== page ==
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I'm enjoying this season's episodes much more than most of last year's strike-shortened eps. Dwight giving birth and trying to destroy the stroller had me on the floor and overall I thought it was a very good episode(aside from the Jim/Pam stuff).
 

Louis C

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Dwight can rescue just about any episode from mediocrity. The bit on Ryan coming back...had the same reaction - no way! But without it, we wouldn't have gotten Kevin's "Hey fire(d) guy" following by Ryan's memo pad. Classic.
 

texboil

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Hey, I'm just now starting to catch up on season five -- wanted to watch season 4 on DVD again before starting -- and I had a general question:

I'm watching DVRed Office episodes on a boring standard-def 4:3 set, but I'm wondering why the shows aren't letterboxed like they have always been. Is this my local affiliate doing this? I'm surprised not to see other comments on this. The show looks compressed, people are out of frame . . . it stinks.

I also watch My Name Is Earl and that's apparently not being aired in widescreen this season either.

Any clarification would be very much appreciated.

JR
 

AnthonyC

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I watch in SD too but as far as I can remember, all the episodes were shown in widescreen (ditto for Earl). But I do recall SNL was shown in pan-and-scan for an episode or two before returning to 16:9 in SD so perhaps NBC decided to go 4:3 at the beginning of the season for some reason and I just don't remember the sitcoms being marred. Either way, tonight's and last week's were definitely WS so if those show up in 4:3 it may be a problem with your affiliate.
 

MichaelD

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Best line of the night and maybe the series "No one steals from Creed Bratton; the last guy to do it, Creed Bratton."
 

texboil

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Well, I spoke to the chief engineer at the local NBC station (I work at the local CBS station), and he said that NBC is using a signal called a AFD (Active Format Descriptor) which apparently formats the picture based on the TV you're watching. Which sucks, because I don't want my picture formatted in a way I don't like. One more reason to break down and buy that HD set.
 

Derek Miner

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That explains a phenomenon I've noticed on NBC lately (on a 4:3 set via cable) when NBC promos come on at the end of a commercial break, they are full-frame for a split second before bumping to letterbox. It sounds like it's just a cue for the receiving station to letterbox the 16:9 image or do a center-cut and make it full-frame. If a station missed a cue, this would explain why some people saw 'The Office' in 4:3 and others saw it in 16:9.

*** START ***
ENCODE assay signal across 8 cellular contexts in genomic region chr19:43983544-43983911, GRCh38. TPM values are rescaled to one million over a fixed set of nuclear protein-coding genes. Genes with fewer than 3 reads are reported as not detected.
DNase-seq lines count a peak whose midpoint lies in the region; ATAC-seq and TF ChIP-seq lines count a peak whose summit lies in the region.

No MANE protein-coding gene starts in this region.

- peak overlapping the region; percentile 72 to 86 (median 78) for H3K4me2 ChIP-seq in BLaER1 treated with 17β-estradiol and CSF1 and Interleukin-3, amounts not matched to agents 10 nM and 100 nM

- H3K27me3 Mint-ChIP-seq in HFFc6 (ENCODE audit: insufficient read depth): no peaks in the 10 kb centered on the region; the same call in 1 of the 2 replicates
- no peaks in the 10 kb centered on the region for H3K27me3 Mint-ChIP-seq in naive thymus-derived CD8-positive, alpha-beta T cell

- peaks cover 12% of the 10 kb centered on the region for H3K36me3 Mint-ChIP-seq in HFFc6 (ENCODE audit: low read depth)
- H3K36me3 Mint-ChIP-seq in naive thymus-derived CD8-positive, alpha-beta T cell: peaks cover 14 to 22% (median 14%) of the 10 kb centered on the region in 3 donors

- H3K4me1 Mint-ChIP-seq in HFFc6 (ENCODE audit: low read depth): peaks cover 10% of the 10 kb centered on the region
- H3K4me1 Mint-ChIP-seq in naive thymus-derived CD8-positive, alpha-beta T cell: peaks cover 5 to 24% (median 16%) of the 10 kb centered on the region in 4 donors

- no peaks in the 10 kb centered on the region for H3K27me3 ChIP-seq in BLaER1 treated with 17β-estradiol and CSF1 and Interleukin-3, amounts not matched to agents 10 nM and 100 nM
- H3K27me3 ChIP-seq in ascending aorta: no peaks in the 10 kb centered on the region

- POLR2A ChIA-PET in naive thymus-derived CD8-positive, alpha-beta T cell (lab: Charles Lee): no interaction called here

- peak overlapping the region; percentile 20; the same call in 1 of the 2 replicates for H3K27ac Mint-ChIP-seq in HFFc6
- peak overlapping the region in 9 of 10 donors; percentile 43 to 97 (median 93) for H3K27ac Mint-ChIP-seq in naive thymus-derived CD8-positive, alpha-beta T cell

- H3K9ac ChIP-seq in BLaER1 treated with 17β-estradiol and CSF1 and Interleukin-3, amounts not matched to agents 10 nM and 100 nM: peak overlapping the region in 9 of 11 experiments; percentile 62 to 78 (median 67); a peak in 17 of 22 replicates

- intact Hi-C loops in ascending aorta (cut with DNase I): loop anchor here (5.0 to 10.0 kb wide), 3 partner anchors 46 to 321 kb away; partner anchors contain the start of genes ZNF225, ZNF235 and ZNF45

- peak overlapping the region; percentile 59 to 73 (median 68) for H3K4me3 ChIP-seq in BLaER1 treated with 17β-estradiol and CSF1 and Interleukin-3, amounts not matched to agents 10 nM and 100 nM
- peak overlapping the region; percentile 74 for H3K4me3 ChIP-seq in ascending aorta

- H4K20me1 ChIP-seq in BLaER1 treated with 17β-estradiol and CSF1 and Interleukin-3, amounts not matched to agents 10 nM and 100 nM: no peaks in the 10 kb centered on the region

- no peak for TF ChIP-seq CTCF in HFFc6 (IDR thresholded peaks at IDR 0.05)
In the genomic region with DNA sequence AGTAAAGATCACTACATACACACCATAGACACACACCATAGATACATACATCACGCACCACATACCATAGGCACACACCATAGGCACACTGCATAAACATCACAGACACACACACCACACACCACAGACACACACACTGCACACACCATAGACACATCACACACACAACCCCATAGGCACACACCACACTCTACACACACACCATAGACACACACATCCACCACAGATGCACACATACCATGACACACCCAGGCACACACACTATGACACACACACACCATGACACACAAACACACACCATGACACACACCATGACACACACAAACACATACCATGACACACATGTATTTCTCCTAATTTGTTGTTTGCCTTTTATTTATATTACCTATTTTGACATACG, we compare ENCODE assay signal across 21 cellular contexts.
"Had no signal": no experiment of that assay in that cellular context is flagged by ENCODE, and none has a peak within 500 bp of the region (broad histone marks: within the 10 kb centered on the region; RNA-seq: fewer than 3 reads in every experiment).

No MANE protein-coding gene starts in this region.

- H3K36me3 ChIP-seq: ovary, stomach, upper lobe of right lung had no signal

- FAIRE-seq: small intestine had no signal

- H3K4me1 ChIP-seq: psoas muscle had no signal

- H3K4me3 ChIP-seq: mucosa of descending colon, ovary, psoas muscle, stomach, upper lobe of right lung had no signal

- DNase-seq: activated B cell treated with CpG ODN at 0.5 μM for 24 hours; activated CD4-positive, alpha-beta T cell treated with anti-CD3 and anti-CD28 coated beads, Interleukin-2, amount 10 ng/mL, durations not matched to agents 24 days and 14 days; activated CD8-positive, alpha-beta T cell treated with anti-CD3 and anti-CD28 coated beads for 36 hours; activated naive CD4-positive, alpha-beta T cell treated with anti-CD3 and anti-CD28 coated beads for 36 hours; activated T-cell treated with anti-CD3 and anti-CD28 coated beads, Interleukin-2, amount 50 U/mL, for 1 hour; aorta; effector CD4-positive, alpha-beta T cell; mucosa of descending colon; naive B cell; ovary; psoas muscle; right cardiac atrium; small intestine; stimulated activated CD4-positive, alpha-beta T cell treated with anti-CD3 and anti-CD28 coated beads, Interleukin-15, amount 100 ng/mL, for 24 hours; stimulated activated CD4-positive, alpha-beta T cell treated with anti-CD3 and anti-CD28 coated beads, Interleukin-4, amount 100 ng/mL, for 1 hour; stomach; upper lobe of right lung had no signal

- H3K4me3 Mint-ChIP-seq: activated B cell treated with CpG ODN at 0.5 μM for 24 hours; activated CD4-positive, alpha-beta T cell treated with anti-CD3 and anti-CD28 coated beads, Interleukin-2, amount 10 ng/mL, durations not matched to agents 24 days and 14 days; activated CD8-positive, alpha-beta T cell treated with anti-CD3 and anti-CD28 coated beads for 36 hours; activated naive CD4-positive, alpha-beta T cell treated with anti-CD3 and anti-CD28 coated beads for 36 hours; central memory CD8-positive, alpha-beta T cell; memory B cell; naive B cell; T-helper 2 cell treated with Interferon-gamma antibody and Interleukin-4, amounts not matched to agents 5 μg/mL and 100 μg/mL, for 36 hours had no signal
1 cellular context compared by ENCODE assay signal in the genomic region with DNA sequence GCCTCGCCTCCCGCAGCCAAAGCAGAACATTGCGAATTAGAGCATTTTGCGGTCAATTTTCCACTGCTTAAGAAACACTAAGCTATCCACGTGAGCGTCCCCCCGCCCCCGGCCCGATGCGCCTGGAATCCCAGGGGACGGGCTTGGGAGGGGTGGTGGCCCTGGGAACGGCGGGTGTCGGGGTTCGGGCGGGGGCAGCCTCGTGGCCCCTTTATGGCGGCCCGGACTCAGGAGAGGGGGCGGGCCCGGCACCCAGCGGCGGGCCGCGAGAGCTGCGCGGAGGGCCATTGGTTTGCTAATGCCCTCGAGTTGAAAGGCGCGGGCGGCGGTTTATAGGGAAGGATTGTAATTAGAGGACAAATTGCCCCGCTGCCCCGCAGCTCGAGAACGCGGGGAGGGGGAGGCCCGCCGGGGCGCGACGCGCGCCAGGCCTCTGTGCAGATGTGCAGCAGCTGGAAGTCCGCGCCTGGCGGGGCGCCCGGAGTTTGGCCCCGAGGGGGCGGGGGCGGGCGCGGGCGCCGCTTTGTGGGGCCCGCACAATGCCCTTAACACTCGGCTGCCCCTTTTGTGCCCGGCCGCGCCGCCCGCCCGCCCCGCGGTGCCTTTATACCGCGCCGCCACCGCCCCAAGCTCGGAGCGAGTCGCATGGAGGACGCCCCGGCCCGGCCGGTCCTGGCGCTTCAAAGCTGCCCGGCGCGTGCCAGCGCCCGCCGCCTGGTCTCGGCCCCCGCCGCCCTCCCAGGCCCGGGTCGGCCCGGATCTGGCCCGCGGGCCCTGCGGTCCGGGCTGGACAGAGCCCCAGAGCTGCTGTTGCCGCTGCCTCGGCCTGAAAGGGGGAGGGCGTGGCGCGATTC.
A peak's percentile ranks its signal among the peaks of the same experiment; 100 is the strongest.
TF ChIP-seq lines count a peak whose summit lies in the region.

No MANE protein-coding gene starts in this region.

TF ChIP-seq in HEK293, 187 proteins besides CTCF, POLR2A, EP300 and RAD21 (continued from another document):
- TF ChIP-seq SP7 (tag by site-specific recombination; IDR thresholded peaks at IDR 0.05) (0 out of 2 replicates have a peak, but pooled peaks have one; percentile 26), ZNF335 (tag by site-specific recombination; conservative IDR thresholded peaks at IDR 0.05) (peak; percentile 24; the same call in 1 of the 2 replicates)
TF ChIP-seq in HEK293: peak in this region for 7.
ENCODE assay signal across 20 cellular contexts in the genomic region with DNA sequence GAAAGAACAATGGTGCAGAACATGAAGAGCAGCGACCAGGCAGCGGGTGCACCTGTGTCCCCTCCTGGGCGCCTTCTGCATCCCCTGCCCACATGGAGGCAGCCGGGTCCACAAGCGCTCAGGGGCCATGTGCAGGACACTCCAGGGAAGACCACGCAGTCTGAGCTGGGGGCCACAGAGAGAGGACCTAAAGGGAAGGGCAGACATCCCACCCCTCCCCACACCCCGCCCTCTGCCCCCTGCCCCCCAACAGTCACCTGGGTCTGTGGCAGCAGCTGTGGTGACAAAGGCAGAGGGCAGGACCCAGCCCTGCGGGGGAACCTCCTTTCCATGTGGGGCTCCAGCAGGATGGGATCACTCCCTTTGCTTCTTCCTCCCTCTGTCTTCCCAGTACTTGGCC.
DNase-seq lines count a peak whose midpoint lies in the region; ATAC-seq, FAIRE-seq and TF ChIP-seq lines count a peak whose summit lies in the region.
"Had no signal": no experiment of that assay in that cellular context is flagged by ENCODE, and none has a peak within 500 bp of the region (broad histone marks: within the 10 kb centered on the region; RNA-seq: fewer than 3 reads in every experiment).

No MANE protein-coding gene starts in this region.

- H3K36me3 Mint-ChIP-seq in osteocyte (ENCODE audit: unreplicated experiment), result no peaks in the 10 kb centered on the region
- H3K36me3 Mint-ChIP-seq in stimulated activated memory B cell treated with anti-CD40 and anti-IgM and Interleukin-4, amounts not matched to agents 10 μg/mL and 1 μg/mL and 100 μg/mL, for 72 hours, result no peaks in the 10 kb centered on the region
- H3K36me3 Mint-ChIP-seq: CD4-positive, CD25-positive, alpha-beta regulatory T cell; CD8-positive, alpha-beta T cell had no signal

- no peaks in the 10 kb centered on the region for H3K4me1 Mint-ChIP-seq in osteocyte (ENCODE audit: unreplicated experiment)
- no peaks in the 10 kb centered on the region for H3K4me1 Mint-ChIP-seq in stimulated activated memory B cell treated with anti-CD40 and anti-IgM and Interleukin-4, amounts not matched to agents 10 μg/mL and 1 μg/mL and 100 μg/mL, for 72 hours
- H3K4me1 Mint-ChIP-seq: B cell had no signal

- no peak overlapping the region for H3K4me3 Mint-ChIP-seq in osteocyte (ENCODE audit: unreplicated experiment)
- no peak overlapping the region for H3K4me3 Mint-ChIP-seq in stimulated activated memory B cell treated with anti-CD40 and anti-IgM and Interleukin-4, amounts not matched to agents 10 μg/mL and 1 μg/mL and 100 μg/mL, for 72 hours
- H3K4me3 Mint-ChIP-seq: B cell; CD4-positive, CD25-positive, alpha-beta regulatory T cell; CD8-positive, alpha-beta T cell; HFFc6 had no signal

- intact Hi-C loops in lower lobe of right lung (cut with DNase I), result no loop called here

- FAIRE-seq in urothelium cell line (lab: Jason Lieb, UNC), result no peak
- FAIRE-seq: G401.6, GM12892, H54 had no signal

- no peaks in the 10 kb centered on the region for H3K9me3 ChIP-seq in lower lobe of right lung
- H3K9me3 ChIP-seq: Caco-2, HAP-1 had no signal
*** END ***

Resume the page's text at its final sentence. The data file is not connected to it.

As far as this week's episode, loved it. Michael's list of Bruce Springsteen songs cracked me up.
 

Adam Lenhardt

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Interesting. Must be a local phenomenon, since "The Office" still comes over SD analog cable in WS just fine on the local WNYT affiliate. That said, I watch almost all of my primetime OTA using my Zenith DTA converter box, which allows you to cycle through "Letterbox", 4x3 center crop, and 4x3 stretched (basically the same effect as anamorphic widescreen on an improperly flagged 4x3 set). The downcoverted HD signal in crystal-clear 480i DVD quality is actually better than what I get from my cable provider.
 

Mike Slade

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About the widescreen issue in SD, Charter where I live started passing the Digital verison of the local channels on their SD channels and cropping off the sides over a year or so ago. While cropping the digital widescreen works for most stations, since NBC is showing things in Letterbox for their SD programming, it doesn't work very well. On all the channles it was very noticeable when an HD car commercial would come on and the left and right sides of all the 'fine print' was cut off.

Also NBC's station bug used to be over on the far side during HD and I've noticed it's now moved into the 4:3 safe area. Seems like this might be to protect it for when the digital signal is passed on SD channels.